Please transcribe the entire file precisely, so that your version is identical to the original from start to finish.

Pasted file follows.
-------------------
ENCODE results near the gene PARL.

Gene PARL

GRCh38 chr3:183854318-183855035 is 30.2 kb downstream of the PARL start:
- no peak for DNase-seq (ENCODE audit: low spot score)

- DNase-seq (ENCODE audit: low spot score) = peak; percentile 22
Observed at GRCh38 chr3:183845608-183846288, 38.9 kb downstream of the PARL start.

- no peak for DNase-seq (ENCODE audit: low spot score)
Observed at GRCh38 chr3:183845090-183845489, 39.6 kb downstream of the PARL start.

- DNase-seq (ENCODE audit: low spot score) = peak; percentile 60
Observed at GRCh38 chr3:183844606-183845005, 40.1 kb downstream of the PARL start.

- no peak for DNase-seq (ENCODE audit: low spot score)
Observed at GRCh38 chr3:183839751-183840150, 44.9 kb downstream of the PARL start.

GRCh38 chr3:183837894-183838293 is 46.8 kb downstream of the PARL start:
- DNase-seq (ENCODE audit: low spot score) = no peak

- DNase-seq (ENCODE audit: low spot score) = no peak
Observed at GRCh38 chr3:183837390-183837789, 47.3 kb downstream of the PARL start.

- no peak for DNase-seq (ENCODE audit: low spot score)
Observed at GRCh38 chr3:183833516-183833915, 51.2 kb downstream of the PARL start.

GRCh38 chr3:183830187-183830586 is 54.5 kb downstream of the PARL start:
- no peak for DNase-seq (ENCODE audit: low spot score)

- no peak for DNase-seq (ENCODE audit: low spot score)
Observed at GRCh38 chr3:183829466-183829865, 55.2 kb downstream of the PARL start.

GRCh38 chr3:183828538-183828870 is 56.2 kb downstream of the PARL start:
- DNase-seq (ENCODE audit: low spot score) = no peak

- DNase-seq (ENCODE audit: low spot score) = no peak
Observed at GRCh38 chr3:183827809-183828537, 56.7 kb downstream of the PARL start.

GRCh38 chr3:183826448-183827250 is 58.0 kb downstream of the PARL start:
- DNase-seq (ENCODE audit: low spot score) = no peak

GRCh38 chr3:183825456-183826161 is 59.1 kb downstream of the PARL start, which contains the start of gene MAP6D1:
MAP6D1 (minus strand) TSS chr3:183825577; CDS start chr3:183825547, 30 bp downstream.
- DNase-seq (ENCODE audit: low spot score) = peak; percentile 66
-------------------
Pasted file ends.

ENCODE results near the gene PARL.

Gene PARL

GRCh38 chr3:183854318-183855035 is 30.2 kb downstream of the PARL start:
- no peak for DNase-seq (ENCODE audit: low spot score)

- DNase-seq (ENCODE audit: low spot score) = peak; percentile 22
Observed at GRCh38 chr3:183845608-183846288, 38.9 kb downstream of the PARL start.

- no peak for DNase-seq (ENCODE audit: low spot score)
Observed at GRCh38 chr3:183845090-183845489, 39.6 kb downstream of the PARL start.

- DNase-seq (ENCODE audit: low spot score) = peak; percentile 60
Observed at GRCh38 chr3:183844606-183845005, 40.1 kb downstream of the PARL start.

- no peak for DNase-seq (ENCODE audit: low spot score)
Observed at GRCh38 chr3:183839751-183840150, 44.9 kb downstream of the PARL start.

GRCh38 chr3:183837894-183838293 is 46.8 kb downstream of the PARL start:
- DNase-seq (ENCODE audit: low spot score) = no peak

- DNase-seq (ENCODE audit: low spot score) = no peak
Observed at GRCh38 chr3:183837390-183837789, 47.3 kb downstream of the PARL start.

- no peak for DNase-seq (ENCODE audit: low spot score)
Observed at GRCh38 chr3:183833516-183833915, 51.2 kb downstream of the PARL start.

GRCh38 chr3:183830187-183830586 is 54.5 kb downstream of the PARL start:
- no peak for DNase-seq (ENCODE audit: low spot score)

- no peak for DNase-seq (ENCODE audit: low spot score)
Observed at GRCh38 chr3:183829466-183829865, 55.2 kb downstream of the PARL start.

GRCh38 chr3:183828538-183828870 is 56.2 kb downstream of the PARL start:
- DNase-seq (ENCODE audit: low spot score) = no peak

- DNase-seq (ENCODE audit: low spot score) = no peak
Observed at GRCh38 chr3:183827809-183828537, 56.7 kb downstream of the PARL start.

GRCh38 chr3:183826448-183827250 is 58.0 kb downstream of the PARL start:
- DNase-seq (ENCODE audit: low spot score) = no peak

GRCh38 chr3:183825456-183826161 is 59.1 kb downstream of the PARL start, which contains the start of gene MAP6D1:
MAP6D1 (minus strand) TSS chr3:183825577; CDS start chr3:183825547, 30 bp downstream.
- DNase-seq (ENCODE audit: low spot score) = peak; percentile 66